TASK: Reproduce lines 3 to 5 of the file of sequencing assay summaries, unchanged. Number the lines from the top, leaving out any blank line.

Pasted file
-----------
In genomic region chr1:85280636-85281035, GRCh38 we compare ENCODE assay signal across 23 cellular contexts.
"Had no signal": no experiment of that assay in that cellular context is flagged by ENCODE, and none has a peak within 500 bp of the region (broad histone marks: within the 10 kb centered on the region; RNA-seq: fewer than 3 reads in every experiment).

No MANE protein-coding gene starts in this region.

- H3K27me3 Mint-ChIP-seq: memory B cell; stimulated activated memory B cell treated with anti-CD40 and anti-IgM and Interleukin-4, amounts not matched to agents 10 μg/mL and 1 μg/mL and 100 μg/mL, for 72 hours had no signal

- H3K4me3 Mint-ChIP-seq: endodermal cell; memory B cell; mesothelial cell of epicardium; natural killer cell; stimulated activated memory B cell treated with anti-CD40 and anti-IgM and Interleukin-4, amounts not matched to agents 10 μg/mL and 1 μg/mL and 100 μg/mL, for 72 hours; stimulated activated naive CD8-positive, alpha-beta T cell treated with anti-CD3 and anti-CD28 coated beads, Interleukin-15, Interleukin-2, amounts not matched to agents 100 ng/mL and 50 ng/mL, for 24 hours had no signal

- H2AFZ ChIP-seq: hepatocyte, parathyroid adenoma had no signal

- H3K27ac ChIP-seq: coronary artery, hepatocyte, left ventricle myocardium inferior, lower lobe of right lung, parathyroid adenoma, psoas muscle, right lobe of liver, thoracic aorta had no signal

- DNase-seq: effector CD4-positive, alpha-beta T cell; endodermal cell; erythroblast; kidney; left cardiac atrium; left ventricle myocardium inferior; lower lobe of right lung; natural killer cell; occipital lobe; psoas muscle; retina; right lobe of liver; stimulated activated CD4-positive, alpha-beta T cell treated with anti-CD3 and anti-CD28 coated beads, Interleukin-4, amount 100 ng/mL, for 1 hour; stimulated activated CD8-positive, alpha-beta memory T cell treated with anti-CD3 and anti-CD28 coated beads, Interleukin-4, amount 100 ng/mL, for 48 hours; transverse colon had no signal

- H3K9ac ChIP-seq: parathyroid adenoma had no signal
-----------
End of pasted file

No MANE protein-coding gene starts in this region.

- H3K27me3 Mint-ChIP-seq: memory B cell; stimulated activated memory B cell treated with anti-CD40 and anti-IgM and Interleukin-4, amounts not matched to agents 10 μg/mL and 1 μg/mL and 100 μg/mL, for 72 hours had no signal

- H3K4me3 Mint-ChIP-seq: endodermal cell; memory B cell; mesothelial cell of epicardium; natural killer cell; stimulated activated memory B cell treated with anti-CD40 and anti-IgM and Interleukin-4, amounts not matched to agents 10 μg/mL and 1 μg/mL and 100 μg/mL, for 72 hours; stimulated activated naive CD8-positive, alpha-beta T cell treated with anti-CD3 and anti-CD28 coated beads, Interleukin-15, Interleukin-2, amounts not matched to agents 100 ng/mL and 50 ng/mL, for 24 hours had no signal